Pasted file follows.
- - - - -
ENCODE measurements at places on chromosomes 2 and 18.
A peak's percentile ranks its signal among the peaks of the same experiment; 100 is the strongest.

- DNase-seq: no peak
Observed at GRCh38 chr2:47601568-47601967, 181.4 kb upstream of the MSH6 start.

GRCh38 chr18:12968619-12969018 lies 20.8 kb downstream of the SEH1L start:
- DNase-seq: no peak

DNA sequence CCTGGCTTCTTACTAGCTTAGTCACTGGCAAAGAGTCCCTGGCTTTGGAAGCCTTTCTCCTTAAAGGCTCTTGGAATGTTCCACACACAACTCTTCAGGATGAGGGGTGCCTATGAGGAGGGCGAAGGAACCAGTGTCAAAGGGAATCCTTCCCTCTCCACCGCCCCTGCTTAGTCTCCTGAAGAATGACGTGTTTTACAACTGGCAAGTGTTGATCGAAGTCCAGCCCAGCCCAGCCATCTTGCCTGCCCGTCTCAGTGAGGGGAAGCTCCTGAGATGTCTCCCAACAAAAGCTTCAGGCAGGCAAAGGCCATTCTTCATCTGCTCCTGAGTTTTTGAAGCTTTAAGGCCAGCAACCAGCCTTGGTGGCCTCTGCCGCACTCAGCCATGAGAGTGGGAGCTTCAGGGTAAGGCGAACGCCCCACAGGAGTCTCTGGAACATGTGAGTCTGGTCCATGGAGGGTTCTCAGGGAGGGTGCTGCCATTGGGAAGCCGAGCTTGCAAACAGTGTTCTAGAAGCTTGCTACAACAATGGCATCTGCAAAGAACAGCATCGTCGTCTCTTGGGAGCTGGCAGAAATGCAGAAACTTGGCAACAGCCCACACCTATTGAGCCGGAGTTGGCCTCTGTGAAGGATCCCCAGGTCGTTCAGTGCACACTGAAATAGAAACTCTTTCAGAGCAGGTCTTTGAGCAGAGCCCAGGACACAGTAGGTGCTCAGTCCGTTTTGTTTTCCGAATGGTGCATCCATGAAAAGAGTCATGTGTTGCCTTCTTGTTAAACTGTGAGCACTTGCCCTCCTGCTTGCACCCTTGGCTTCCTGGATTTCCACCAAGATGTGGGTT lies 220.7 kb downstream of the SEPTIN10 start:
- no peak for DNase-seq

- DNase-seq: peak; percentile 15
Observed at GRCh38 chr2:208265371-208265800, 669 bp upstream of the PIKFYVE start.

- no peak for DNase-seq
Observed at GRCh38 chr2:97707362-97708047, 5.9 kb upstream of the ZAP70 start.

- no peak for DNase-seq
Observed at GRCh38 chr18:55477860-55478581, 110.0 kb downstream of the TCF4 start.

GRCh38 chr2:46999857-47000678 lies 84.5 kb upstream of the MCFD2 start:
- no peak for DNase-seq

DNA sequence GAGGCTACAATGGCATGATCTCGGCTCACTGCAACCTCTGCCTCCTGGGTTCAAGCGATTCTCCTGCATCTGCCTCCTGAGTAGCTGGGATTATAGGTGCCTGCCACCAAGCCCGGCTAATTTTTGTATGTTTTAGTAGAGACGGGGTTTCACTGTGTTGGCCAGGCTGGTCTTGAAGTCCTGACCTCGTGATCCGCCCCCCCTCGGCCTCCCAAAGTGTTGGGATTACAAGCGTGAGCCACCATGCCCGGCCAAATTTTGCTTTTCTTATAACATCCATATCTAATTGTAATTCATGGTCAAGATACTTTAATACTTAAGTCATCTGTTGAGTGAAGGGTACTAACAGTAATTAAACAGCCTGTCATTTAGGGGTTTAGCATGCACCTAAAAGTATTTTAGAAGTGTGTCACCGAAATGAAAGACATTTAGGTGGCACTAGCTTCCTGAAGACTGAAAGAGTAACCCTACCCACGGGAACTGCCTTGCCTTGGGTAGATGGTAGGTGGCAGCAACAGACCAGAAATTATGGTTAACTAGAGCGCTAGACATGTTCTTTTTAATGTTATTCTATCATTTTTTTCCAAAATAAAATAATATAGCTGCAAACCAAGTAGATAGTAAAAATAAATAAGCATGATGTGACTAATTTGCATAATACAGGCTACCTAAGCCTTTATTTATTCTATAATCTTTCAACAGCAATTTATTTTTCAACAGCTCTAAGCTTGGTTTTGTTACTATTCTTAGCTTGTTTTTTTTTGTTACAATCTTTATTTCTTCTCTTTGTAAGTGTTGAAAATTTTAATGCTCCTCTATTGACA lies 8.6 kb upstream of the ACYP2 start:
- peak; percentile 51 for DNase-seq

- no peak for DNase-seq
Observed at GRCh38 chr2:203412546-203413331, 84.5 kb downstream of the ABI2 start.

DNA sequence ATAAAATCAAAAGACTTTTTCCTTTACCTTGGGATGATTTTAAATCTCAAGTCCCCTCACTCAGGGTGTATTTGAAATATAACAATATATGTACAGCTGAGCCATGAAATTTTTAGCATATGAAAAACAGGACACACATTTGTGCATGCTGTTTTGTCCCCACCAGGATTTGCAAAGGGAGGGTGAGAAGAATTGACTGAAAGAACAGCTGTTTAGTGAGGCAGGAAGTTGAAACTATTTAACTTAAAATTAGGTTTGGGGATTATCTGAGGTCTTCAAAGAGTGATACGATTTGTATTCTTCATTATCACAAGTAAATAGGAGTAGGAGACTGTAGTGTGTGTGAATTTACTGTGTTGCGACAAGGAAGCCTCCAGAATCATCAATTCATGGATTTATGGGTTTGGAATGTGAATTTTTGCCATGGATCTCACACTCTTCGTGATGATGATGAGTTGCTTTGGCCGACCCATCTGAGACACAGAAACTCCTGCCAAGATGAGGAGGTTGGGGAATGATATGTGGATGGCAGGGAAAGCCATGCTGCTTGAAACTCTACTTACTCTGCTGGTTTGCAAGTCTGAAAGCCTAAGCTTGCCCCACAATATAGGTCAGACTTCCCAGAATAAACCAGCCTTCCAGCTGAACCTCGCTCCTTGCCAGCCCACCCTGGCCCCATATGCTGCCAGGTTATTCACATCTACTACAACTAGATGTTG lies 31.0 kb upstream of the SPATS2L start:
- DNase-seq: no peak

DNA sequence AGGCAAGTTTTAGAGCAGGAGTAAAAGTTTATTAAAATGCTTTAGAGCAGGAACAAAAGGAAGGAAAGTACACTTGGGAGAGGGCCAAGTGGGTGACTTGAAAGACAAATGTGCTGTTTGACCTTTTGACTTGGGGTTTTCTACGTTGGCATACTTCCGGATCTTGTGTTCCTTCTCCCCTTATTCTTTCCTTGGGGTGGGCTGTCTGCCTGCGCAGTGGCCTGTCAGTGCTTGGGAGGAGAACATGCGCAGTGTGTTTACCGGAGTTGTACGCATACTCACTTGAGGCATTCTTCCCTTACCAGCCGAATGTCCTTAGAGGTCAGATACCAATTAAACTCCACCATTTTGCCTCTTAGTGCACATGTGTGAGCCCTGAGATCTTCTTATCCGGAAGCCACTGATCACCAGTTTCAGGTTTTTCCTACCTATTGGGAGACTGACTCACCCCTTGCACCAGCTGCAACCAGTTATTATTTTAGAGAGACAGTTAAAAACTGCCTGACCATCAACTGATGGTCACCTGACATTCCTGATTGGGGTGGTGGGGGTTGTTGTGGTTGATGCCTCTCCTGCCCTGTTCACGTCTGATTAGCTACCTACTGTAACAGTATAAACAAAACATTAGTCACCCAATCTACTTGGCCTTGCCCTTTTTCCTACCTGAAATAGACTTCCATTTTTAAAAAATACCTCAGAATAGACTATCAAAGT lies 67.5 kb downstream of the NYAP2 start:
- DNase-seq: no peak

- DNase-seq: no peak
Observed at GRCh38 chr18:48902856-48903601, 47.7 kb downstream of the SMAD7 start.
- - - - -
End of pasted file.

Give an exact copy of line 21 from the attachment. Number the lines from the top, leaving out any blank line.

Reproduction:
DNA sequence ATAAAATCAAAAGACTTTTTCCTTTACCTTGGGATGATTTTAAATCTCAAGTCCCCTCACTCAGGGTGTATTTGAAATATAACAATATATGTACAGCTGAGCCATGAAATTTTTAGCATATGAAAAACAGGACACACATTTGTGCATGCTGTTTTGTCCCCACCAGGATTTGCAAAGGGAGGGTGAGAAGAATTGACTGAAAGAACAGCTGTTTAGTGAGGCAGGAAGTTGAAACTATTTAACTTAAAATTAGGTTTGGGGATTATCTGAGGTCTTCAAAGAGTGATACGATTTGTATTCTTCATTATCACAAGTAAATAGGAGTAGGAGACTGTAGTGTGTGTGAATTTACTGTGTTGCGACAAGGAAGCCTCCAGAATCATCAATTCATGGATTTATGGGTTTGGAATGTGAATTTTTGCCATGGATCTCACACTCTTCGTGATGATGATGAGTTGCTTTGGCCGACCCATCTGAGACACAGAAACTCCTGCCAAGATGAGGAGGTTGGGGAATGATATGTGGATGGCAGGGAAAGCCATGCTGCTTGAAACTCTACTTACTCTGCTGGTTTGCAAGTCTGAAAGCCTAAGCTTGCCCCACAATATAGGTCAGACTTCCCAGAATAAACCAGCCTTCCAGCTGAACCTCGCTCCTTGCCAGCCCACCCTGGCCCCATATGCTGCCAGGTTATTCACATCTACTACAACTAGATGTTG lies 31.0 kb upstream of the SPATS2L start: